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  #1  
Old 03-03-2014, 11:10 PM
Riverwolf Riverwolf is offline
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Default Sliding an open C Major chord to a D chord

Wasn't sure how to word this question, so here goes...
I was watching youtube videos of the Johnny Cash version of the song "Hurt"
Everybody agreed on all the chords and strumming except for variations of the F chord.
Except justinguitar who showed to slide an open C major chord up 1 step or 2 frets in place of the normal open D major chord.
While it's easy enough I'm not sold on the sound yet, still playing with it.
Anybody else use this chord?
I could not find it with a google search.
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Old 03-03-2014, 11:20 PM
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rick-slo rick-slo is offline
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You mean slide plus a barre? Otherwise you just get D and F# notes.
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Old 03-03-2014, 11:52 PM
joeguam joeguam is offline
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Default Sliding an open C Major chord to a D chord

I use this, but only for a specific song and slide a more full C/G up to D/A. For one song, I slide C7 up to D7, but only strum the inner strings.
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Old 03-04-2014, 12:17 AM
ADK ADK is offline
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Liz Phair's Divorce Song is played with that, too. She actually plays all six strings when she plays the D. I find myself using that slide up from C to D quite a bit, but without the E strings. I often prefer it to using a normal D chord when transitioning from C to G.
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Old 03-04-2014, 01:34 AM
Riverwolf Riverwolf is offline
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Quote:
Originally Posted by rick-slo View Post
You mean slide plus a barre? Otherwise you just get D and F# notes.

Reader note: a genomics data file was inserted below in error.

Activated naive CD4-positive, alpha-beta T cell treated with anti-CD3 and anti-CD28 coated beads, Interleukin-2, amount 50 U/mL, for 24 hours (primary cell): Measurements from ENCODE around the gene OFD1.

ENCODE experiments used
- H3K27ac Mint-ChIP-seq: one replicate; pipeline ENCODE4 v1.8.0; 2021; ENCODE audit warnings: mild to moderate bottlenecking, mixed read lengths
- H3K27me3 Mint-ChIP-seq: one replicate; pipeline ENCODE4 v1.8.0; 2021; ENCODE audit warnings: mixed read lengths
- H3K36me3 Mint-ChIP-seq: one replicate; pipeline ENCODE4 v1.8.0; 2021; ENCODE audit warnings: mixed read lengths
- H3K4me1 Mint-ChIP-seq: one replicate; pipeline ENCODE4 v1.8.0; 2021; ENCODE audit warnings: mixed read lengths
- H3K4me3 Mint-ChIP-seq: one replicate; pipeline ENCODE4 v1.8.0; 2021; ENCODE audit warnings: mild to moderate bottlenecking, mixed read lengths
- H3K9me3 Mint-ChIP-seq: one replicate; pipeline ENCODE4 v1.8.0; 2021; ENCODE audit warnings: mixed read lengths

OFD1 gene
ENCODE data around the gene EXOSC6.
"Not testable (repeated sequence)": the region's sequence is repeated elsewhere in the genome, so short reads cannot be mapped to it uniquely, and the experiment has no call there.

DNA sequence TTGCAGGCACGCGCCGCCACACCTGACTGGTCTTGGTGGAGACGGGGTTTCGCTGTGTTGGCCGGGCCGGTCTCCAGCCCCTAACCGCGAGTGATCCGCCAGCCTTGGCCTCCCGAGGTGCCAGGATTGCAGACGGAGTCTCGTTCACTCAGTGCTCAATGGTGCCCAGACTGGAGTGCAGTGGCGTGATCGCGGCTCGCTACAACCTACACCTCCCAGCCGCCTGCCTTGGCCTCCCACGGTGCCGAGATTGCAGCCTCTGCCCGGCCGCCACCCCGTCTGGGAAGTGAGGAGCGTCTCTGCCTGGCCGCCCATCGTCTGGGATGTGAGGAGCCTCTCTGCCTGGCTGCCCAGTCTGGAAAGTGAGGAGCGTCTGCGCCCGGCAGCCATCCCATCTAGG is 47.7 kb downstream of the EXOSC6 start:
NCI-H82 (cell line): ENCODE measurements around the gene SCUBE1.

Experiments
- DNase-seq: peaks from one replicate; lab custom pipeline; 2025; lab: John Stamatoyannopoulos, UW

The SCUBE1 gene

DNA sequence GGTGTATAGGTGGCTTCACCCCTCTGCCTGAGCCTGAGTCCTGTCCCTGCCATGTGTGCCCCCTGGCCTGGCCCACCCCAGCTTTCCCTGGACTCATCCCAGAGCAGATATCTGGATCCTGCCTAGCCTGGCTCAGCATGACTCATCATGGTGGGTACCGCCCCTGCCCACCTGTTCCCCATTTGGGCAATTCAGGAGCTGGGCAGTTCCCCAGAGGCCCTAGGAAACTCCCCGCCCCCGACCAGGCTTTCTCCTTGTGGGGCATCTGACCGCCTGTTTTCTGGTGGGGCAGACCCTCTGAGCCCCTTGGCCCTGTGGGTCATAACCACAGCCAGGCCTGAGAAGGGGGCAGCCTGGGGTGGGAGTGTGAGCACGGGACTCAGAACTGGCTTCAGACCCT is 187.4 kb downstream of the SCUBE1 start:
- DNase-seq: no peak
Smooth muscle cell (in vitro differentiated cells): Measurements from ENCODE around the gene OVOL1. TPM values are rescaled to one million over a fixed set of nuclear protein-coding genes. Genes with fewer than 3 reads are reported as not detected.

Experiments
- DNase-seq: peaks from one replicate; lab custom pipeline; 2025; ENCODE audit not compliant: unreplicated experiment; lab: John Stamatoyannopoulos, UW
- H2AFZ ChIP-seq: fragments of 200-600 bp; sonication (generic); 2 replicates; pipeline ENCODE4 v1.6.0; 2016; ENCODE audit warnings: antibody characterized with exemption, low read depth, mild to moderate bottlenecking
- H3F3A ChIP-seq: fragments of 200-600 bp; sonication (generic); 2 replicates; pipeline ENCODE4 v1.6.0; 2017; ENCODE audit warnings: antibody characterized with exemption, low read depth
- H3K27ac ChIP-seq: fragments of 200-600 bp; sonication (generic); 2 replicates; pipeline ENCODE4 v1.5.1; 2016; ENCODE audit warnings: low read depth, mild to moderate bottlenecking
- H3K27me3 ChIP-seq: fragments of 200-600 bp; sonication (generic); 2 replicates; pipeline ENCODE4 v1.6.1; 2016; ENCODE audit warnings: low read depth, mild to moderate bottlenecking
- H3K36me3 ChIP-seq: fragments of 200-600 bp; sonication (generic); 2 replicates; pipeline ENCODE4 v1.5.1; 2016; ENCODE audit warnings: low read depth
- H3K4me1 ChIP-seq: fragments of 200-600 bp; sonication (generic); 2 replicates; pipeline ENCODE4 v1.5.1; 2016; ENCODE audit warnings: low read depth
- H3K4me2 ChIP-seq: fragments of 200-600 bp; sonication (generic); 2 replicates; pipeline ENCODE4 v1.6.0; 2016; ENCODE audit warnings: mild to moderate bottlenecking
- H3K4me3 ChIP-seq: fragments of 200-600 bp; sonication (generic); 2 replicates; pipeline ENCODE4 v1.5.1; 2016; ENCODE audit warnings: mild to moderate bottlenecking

No, Justin did not barre any strings. He even comments on the sound of the open strings ringing out.
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Old 03-04-2014, 01:52 AM
mr. beaumont mr. beaumont is offline
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That's because with that open G and E ringing, it's not just a D chord...you're adding the 4th and 9th giving you a chord that might be called a Dadd4add9 (no 5) or a few other really complex looking names, depending on context.

The half step interval between the F# and G in that chord...that's what might sound a bit odd to your ears...Some folks really like that sound.

Did Justin really suggest to play that chord but give no name or explanation for it? That's terrible.
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Old 03-04-2014, 03:00 AM
JedClampett JedClampett is offline
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I use that sliding chord a lot,played on a 12- string,it's very effective.
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Old 03-04-2014, 04:29 AM
MICHAEL MYERS MICHAEL MYERS is offline
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Quote:
Originally Posted by mr. beaumont View Post

Did Justin really suggest to play that chord but give no name or explanation for it? That's terrible.
Sometimes it's best not to bog beginners down with unnecessary information. It's a chord that can easily substitute for a D major in the context of a song like Hurt. He could say Dadd4add9, but it wouldn't mean anything and wouldn't be retained. An explanation of a C major chord moved up by two frets would be enough for a beginner (if they knew their musical alphabet).
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Old 03-04-2014, 07:09 AM
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ljguitar ljguitar is offline
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Quote:
Originally Posted by Riverwolf View Post
…While it's easy enough I'm not sold on the sound yet, still playing with it.
…Anybody else use this chord?
Hi rw...